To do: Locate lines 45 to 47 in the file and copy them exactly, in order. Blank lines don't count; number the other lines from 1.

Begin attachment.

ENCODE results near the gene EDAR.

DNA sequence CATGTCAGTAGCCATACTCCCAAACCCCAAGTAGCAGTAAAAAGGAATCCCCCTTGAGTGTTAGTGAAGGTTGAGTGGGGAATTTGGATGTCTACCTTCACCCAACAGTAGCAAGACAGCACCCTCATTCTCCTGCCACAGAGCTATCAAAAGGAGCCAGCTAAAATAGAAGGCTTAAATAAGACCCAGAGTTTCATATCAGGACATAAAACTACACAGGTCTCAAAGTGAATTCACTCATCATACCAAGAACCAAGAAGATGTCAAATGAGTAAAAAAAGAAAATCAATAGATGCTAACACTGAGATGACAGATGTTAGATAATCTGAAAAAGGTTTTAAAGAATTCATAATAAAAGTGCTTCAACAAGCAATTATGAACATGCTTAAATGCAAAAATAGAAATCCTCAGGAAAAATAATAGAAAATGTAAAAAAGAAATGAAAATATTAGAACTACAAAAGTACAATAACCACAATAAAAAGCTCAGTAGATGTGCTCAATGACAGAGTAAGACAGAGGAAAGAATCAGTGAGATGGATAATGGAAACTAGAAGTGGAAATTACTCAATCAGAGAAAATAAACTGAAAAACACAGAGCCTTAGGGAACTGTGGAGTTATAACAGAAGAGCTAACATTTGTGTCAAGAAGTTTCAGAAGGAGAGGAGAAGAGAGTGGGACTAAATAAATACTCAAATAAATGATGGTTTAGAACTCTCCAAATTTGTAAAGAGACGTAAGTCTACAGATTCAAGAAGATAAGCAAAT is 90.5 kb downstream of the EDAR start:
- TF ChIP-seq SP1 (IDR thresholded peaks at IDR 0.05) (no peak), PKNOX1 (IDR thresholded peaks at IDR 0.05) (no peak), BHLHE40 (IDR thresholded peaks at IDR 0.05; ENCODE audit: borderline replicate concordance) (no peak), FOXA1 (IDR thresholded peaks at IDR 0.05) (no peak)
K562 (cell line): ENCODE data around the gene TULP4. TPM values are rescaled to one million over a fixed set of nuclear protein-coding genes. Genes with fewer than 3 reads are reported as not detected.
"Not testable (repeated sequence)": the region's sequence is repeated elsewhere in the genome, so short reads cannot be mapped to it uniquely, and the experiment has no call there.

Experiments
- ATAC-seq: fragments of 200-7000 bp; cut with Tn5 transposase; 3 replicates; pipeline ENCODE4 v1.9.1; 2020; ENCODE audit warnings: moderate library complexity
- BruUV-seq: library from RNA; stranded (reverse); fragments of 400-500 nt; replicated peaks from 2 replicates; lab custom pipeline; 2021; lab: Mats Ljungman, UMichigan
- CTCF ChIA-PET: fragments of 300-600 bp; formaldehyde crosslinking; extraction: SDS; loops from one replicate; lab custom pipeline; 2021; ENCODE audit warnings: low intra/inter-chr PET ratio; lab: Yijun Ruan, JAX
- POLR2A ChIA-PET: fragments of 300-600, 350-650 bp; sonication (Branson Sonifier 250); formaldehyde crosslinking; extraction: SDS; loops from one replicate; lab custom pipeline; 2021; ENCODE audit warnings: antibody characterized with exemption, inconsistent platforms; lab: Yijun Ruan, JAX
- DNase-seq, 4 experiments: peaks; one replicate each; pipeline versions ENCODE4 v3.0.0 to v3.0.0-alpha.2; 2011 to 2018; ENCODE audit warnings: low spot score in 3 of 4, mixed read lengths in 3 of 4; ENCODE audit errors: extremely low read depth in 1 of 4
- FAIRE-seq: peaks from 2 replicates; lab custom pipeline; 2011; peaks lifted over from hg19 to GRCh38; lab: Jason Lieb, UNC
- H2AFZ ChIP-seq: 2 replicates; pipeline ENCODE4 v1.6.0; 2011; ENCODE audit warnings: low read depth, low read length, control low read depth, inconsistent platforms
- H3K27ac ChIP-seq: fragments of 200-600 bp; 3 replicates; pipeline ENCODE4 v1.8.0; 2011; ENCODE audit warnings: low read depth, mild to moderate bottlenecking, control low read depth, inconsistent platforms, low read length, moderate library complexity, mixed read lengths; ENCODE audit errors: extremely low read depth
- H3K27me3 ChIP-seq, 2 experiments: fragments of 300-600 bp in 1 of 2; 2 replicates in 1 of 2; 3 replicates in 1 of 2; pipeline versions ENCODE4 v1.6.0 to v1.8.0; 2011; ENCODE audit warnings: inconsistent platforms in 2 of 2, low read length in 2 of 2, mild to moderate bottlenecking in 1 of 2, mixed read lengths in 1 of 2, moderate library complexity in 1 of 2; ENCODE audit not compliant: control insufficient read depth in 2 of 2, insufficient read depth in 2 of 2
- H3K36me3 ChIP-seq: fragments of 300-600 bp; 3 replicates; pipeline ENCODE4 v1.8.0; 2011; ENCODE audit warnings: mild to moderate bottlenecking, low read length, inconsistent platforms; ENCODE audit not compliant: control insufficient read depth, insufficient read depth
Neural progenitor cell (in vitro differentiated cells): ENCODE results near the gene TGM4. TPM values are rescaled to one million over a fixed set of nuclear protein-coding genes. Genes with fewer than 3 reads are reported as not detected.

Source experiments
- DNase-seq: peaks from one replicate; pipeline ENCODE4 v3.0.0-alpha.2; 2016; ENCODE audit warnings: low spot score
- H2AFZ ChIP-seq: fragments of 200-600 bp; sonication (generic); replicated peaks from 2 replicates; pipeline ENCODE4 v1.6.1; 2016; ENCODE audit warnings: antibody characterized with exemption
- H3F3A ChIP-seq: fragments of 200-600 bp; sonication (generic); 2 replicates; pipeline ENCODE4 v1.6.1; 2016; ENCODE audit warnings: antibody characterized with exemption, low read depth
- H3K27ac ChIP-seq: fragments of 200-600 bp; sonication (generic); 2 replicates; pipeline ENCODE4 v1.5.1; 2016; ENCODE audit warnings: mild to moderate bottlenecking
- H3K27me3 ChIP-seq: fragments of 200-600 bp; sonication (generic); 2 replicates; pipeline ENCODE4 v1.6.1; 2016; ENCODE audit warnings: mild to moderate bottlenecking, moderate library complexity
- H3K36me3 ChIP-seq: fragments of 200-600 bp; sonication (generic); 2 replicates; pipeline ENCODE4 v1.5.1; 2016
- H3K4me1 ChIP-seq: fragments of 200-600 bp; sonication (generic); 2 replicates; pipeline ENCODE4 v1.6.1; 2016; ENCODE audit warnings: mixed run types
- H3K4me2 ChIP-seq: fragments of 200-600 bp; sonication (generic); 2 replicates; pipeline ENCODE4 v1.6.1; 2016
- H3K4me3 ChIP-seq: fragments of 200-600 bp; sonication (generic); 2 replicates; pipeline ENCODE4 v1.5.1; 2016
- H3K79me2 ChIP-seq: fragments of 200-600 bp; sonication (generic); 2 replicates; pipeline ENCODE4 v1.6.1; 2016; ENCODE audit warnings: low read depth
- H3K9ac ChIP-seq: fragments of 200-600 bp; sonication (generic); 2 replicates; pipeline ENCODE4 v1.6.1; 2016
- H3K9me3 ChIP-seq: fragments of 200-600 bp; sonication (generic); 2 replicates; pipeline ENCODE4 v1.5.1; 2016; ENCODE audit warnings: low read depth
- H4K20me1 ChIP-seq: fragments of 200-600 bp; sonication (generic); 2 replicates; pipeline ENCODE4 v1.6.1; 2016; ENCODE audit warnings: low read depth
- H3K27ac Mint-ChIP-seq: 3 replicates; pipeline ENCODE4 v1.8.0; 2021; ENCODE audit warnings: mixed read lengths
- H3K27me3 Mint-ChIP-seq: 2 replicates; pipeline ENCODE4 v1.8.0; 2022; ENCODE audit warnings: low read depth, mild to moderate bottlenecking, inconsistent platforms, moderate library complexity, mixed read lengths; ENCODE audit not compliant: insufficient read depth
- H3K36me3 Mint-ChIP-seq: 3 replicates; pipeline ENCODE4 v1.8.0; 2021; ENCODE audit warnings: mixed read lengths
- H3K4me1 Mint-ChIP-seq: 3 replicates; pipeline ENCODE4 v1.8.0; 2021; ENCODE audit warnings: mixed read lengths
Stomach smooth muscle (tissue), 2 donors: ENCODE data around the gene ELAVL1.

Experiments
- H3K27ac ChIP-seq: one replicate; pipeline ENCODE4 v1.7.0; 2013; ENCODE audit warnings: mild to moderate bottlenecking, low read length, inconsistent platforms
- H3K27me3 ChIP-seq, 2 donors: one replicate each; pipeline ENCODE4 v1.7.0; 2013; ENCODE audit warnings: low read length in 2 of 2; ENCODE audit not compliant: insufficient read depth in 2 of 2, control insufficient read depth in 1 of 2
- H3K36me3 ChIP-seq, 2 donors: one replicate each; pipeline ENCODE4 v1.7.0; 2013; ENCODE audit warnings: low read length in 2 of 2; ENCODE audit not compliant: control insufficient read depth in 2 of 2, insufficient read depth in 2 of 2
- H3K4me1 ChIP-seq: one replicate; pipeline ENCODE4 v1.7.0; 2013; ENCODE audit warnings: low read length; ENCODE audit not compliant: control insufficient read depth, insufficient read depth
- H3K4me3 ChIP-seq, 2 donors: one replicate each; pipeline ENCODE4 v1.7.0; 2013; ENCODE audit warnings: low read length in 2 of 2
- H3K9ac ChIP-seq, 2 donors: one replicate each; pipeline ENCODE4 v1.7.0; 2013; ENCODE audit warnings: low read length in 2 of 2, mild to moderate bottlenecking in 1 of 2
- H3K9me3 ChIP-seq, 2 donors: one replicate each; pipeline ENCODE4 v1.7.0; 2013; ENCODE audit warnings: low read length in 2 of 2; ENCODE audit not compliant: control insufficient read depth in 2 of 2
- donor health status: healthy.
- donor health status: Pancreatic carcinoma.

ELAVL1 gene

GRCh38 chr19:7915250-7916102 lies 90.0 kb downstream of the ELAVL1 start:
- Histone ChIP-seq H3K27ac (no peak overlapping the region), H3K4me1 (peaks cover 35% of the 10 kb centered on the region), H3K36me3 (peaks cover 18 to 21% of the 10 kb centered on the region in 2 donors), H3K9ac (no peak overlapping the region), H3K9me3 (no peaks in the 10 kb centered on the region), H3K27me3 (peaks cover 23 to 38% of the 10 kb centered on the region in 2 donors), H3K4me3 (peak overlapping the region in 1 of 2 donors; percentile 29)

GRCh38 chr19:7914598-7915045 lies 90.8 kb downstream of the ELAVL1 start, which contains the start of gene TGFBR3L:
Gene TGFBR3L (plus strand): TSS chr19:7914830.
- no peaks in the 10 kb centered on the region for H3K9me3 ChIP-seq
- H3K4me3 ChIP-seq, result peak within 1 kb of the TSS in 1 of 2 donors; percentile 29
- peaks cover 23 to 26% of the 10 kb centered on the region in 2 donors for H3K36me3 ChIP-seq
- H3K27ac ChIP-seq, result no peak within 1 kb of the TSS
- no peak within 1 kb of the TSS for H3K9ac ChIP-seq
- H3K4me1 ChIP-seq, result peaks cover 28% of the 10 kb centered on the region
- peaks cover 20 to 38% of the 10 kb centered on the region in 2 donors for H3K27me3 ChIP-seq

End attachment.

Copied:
- donor health status: healthy.
- donor health status: Pancreatic carcinoma.

ELAVL1 gene